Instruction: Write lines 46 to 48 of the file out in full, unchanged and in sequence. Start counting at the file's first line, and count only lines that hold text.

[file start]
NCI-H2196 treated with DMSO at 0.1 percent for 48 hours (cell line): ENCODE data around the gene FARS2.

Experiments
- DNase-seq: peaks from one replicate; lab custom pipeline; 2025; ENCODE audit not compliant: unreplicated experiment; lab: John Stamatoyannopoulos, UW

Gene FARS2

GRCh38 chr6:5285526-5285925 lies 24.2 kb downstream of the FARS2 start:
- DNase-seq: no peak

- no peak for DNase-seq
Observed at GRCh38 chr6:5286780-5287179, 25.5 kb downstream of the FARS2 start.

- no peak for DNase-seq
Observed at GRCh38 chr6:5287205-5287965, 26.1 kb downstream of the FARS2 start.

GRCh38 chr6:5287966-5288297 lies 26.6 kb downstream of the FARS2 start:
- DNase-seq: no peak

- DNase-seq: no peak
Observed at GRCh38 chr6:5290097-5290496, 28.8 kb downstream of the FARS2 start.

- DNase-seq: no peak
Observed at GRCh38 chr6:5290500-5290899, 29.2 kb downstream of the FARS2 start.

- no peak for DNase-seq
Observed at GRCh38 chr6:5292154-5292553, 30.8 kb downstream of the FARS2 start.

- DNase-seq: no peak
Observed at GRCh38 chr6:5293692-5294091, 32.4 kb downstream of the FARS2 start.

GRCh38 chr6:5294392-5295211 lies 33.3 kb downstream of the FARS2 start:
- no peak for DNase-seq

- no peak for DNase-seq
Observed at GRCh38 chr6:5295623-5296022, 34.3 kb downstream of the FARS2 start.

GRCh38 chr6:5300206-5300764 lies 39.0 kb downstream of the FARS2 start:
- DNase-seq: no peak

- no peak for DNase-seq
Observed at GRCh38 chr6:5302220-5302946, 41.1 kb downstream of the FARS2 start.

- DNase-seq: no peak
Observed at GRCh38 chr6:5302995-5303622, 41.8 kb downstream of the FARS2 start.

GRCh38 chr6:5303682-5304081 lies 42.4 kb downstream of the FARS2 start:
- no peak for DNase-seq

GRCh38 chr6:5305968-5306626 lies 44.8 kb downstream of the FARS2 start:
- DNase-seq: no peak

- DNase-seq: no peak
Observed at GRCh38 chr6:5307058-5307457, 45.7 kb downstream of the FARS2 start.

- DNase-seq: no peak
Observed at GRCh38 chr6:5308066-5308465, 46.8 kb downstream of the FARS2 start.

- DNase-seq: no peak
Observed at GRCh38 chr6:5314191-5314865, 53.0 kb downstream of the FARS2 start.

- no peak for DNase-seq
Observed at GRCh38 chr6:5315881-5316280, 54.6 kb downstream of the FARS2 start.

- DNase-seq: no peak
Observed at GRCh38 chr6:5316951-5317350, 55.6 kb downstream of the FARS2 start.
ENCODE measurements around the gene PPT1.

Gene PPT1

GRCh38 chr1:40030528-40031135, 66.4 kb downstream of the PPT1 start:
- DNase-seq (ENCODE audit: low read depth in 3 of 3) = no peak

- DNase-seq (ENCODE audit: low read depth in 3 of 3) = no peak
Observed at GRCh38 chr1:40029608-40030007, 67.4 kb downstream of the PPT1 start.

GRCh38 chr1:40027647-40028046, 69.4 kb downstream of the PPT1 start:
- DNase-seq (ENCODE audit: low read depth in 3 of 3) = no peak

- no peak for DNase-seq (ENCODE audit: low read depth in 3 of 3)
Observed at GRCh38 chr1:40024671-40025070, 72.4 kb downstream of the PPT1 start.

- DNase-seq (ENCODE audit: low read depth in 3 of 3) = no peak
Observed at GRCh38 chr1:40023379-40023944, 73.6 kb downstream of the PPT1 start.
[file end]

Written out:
Gene PPT1

GRCh38 chr1:40030528-40031135, 66.4 kb downstream of the PPT1 start:
- DNase-seq (ENCODE audit: low read depth in 3 of 3) = no peak